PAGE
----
The road that leads to the Olney Community is narrow and can barely be called a two-lane road in a few places. There were/are steep hills and numerous hairpin curves to navigate all along the route. While the Davis family slept peacefully, an eighteen wheeler (yep, even in those days, we had 'em) cautiously wound its way towards the store. Hopefully, the midnight blackness of the night would conceal the truck and it's cargo of glass jugs until it reached it's destination.
You see those Revenuers were everywhere and considered a load of jugs as highly suspicious. They had the authority to check any and all vehicles thought to be carrying illegal contraband or contributing to the making or selling of moonshine.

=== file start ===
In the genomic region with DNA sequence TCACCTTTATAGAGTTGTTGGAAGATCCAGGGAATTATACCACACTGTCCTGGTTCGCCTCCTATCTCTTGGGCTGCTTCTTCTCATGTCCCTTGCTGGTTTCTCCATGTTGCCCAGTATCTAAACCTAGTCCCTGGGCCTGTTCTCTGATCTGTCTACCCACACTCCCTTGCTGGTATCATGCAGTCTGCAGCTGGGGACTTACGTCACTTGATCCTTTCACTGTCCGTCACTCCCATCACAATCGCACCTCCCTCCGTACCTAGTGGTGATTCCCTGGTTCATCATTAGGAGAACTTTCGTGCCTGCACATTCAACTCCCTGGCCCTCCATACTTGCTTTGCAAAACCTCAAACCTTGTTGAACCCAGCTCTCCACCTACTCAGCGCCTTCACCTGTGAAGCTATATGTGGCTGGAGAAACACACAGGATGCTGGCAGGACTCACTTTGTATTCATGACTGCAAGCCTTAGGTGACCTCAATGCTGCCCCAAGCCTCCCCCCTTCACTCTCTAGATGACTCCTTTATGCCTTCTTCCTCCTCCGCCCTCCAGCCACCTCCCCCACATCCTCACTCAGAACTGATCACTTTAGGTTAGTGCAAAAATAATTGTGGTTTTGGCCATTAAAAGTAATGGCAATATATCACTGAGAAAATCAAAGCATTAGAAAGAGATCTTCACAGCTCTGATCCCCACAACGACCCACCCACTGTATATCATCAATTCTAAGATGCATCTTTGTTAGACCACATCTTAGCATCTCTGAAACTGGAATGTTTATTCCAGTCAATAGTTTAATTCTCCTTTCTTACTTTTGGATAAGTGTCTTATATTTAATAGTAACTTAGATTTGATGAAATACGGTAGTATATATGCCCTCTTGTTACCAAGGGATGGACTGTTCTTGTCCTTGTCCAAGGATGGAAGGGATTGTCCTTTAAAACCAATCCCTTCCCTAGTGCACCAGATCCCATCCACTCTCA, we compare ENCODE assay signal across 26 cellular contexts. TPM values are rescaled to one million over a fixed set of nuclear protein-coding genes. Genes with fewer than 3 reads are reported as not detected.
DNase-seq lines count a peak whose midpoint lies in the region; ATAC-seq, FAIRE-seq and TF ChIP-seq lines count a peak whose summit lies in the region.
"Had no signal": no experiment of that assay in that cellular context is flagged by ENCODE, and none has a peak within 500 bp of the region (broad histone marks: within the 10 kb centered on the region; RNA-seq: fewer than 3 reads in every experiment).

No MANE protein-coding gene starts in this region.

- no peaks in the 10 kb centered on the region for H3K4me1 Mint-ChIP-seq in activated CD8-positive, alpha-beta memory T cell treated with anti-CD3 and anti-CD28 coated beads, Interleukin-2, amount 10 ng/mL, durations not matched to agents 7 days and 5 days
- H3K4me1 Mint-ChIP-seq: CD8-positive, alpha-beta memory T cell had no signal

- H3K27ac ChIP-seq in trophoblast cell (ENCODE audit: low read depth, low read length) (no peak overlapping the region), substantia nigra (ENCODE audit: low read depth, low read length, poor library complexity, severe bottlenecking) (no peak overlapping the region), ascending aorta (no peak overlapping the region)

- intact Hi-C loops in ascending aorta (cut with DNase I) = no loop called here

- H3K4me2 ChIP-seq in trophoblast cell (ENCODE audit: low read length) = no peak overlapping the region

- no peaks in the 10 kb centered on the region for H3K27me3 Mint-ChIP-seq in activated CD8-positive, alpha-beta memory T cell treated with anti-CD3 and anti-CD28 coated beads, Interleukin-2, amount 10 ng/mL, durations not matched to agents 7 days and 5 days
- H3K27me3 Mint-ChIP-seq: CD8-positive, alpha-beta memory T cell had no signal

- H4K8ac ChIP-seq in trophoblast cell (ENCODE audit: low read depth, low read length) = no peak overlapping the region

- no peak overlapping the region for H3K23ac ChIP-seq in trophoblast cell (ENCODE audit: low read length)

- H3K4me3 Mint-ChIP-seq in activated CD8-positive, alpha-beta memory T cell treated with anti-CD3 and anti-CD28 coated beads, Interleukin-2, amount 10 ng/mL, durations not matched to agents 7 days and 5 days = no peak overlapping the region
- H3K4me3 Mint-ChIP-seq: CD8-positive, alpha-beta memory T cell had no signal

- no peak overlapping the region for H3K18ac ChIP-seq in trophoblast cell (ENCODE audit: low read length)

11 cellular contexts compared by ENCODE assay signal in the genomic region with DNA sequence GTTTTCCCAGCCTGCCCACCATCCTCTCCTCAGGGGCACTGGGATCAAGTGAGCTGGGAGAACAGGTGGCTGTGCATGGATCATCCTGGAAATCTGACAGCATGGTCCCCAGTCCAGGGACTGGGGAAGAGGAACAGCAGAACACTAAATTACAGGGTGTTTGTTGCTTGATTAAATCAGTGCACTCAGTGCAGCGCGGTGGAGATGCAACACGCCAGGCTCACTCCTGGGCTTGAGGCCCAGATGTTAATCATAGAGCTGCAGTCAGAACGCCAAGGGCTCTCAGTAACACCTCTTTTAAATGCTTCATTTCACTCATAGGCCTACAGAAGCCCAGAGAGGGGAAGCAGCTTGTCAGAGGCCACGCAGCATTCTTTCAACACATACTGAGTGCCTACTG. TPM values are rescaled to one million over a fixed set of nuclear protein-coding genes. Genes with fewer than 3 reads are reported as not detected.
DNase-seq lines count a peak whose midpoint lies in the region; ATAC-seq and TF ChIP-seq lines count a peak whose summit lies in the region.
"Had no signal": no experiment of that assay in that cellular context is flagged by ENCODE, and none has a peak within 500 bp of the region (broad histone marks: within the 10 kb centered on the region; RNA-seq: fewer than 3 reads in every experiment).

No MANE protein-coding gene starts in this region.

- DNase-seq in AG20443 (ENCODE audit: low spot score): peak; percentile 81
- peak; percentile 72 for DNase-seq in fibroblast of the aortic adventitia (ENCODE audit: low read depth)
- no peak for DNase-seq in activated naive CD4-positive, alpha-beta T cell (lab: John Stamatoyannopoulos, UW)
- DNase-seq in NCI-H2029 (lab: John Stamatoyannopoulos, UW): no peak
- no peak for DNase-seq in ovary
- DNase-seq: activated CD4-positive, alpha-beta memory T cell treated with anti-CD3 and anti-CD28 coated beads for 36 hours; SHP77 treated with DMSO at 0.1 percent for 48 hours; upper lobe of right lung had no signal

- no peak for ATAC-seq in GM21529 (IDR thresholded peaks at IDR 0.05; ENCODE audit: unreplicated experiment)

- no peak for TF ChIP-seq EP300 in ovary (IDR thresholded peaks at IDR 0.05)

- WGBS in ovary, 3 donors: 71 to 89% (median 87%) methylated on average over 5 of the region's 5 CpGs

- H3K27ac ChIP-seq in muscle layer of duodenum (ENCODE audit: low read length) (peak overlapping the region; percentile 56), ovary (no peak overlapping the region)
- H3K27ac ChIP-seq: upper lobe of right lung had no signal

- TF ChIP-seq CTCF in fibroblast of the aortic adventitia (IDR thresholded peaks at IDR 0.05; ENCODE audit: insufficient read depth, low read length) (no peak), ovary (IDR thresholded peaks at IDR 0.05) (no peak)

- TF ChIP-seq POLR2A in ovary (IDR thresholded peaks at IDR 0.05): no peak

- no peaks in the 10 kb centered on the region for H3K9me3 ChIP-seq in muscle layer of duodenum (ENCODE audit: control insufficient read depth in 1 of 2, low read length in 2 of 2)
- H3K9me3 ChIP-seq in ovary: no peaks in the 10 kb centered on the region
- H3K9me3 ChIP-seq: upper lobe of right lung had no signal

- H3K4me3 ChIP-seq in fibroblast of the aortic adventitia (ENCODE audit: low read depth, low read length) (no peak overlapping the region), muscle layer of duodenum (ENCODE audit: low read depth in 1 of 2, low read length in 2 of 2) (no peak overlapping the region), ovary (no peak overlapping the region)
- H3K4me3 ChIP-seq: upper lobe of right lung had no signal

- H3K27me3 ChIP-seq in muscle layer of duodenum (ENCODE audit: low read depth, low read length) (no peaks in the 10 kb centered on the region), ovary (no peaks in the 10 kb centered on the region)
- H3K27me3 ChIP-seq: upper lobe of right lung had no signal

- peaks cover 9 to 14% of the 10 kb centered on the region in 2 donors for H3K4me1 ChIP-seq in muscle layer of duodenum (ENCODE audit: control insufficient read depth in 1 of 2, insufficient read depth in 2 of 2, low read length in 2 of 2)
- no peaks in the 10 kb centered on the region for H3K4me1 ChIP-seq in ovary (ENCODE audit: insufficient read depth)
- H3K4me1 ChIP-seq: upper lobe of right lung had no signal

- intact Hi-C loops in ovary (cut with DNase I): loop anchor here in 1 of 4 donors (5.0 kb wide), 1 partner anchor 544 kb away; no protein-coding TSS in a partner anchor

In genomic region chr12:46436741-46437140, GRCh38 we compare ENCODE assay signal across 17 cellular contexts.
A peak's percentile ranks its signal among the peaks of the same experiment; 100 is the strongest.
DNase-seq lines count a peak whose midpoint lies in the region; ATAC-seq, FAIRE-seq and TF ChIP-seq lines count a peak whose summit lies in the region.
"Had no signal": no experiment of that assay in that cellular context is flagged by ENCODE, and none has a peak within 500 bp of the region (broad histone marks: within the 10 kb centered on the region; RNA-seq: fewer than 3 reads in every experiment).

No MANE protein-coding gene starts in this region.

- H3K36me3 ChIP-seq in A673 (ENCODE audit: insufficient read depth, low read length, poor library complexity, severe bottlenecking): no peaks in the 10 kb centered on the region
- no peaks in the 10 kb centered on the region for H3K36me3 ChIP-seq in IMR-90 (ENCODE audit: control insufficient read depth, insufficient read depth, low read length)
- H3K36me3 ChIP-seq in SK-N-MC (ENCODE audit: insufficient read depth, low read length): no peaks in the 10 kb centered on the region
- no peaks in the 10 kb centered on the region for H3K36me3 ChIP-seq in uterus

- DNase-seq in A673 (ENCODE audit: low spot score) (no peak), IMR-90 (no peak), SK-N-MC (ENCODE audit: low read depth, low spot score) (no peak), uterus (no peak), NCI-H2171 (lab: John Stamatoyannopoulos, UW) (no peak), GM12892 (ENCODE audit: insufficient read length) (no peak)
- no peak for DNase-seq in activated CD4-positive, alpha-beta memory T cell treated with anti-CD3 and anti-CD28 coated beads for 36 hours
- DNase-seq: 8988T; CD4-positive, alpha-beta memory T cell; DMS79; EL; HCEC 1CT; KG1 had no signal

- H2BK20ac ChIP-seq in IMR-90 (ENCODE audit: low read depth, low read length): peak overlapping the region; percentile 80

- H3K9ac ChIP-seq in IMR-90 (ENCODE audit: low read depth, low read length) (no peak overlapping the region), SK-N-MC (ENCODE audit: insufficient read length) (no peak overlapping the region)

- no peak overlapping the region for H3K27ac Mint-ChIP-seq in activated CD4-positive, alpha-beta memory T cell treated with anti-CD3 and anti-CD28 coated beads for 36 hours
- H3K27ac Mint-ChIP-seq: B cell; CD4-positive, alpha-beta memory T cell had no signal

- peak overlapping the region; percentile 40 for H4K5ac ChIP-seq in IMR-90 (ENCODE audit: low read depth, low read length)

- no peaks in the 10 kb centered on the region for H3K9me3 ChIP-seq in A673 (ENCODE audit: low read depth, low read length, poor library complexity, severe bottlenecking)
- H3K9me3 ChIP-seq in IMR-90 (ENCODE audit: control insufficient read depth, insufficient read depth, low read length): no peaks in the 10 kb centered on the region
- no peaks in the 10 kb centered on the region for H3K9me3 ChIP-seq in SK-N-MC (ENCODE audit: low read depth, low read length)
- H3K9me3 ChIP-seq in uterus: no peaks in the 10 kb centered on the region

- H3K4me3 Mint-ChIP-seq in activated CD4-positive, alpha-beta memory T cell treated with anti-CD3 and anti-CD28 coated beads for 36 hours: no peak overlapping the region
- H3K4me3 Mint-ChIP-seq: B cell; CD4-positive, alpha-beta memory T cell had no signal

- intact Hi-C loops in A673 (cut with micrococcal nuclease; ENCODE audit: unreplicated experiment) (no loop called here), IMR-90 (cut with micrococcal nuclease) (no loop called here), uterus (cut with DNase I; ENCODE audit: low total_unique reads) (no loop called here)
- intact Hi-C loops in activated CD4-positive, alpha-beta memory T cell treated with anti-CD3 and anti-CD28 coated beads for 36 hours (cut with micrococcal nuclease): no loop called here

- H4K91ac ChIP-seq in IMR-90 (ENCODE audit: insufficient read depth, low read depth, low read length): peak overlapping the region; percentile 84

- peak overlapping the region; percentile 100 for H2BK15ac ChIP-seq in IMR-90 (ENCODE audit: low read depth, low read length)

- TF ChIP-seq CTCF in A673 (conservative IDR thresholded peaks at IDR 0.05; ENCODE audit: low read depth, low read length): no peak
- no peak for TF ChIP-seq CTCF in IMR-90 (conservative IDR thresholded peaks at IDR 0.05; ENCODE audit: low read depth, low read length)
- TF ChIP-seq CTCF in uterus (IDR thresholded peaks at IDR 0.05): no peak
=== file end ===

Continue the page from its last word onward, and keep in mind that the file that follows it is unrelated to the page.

Every family member was called upon to leave comfortable beds and deep sleep to help unload the truck in the nighttime darkness. There was a shed built onto the side of the store and this is where the jugs were placed. Ruby was just a child but the truck drivers called her the best they had ever seen at "rickin' the jugs." Rickin' was the Trucker's term for the fast and efficient stacking and placement of merchandise. The jugs were placed in the shed in rows and stacked on top of each other beginning at the back of the shed.
The revenue men in search of "moonshiners" or information about them were always visiting the store. Once a Caldwell County man who made illegal whiskey hid himself in the field behind the house and store. While the revenue men searched the Davis home, with Mr. Davis' permission for he had not harbored the man in his home, the Bootlegger was no doubt huddled nervously under low-lying shrubbery and bushes anxiously awaiting their departure.